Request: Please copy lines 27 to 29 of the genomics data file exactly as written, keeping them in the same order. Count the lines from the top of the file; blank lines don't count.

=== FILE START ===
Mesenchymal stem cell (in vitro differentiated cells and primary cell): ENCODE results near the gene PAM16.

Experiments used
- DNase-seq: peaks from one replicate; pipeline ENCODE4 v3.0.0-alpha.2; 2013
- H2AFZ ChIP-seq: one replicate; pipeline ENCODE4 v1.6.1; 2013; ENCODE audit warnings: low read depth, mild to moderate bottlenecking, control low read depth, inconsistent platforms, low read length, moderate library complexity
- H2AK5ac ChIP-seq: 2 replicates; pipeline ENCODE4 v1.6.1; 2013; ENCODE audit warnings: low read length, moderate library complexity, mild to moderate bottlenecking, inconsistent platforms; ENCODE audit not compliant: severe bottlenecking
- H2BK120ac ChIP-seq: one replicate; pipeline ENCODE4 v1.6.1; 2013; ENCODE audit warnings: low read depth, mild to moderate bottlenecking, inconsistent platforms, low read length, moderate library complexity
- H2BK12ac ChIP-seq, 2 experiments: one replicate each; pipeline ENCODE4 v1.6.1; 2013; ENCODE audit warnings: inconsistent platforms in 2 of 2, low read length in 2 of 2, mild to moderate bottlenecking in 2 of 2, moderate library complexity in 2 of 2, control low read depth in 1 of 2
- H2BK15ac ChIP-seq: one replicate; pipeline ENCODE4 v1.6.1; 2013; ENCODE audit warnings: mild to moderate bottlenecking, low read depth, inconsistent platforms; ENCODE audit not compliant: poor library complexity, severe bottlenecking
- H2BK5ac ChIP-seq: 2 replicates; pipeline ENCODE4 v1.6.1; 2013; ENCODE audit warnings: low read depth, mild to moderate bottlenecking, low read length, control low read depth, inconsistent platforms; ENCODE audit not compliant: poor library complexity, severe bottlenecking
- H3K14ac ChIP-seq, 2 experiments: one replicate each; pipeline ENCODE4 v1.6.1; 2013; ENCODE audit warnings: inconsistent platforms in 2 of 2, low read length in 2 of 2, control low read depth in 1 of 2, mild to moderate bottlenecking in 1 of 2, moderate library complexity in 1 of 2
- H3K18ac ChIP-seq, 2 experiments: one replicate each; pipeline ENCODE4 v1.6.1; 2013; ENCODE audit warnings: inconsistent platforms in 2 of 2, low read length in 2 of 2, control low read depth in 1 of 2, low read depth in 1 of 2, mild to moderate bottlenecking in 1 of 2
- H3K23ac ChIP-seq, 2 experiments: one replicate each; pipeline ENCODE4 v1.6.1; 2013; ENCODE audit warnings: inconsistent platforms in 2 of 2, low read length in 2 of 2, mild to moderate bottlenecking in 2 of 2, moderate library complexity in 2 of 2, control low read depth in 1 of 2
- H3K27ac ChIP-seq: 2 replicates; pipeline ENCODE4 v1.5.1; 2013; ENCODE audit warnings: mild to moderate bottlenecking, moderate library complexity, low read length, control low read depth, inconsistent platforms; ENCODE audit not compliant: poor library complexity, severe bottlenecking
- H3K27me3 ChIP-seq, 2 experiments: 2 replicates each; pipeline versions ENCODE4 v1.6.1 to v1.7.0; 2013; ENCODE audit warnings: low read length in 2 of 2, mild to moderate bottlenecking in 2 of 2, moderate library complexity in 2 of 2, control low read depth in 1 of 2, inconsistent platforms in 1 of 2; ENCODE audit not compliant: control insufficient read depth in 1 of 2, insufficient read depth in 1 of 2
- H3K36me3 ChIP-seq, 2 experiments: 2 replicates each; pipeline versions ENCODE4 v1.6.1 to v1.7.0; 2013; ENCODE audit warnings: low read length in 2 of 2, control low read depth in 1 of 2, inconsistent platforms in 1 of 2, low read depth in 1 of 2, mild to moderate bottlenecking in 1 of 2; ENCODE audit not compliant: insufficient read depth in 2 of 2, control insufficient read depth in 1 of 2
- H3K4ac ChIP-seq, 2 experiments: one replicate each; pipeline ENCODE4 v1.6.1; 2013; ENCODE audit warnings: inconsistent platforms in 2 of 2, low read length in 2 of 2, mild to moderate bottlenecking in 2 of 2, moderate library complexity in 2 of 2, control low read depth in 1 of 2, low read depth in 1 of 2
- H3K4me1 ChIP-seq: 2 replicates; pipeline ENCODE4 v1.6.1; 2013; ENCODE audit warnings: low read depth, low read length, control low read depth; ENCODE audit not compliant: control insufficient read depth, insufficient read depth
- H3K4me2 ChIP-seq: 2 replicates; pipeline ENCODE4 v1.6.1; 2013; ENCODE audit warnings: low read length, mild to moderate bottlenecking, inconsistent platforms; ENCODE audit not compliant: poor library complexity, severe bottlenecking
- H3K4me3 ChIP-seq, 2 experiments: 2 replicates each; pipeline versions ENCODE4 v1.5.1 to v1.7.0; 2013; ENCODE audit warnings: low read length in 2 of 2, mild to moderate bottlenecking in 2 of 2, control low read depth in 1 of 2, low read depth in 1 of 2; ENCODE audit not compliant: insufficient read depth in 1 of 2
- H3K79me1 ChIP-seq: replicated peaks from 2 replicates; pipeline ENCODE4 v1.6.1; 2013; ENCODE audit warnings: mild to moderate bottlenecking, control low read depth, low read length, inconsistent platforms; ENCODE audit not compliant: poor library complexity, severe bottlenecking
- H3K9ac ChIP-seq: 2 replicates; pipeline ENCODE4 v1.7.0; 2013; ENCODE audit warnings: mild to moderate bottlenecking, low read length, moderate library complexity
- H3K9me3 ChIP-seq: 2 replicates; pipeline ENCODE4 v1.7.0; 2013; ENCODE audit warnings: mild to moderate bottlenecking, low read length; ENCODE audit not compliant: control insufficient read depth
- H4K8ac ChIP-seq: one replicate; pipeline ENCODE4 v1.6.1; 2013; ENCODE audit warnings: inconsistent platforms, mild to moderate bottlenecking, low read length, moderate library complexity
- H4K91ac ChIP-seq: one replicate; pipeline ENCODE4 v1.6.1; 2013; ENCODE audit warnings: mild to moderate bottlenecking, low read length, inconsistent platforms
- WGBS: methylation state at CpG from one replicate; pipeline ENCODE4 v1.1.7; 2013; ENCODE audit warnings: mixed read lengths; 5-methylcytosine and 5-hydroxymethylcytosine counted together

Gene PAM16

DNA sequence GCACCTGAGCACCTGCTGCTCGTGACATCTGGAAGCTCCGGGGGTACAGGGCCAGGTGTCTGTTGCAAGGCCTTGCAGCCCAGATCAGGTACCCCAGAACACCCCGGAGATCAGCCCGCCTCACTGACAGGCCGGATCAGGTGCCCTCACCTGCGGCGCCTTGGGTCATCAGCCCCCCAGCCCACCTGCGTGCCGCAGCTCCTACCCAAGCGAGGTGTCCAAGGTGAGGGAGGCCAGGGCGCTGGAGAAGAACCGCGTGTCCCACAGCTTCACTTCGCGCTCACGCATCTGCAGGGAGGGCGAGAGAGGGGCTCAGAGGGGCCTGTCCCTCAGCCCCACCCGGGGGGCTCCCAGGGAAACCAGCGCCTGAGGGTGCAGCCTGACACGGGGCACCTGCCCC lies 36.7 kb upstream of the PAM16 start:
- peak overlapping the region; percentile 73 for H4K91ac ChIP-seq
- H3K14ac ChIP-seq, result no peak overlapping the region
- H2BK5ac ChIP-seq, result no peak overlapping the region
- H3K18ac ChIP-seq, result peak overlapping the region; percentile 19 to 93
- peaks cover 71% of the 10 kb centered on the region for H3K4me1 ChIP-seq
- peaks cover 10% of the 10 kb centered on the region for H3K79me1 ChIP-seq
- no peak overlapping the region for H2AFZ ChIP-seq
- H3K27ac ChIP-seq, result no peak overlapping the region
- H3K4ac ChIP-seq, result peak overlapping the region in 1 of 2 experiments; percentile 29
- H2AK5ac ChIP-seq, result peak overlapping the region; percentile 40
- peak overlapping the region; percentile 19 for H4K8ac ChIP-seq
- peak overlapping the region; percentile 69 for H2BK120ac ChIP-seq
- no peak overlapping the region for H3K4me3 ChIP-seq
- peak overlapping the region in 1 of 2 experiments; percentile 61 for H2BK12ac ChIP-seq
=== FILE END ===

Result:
DNA sequence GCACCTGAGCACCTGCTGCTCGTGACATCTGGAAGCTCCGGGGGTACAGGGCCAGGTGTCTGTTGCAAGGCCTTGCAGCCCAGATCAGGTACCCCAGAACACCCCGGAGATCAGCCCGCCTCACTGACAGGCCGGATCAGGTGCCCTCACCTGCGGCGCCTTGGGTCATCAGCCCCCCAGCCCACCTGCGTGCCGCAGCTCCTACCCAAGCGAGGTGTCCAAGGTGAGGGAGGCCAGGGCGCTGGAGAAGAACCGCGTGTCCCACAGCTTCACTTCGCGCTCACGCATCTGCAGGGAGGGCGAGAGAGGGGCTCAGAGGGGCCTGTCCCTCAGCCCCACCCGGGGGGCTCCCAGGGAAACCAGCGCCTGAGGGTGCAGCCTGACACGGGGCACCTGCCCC lies 36.7 kb upstream of the PAM16 start:
- peak overlapping the region; percentile 73 for H4K91ac ChIP-seq
- H3K14ac ChIP-seq, result no peak overlapping the region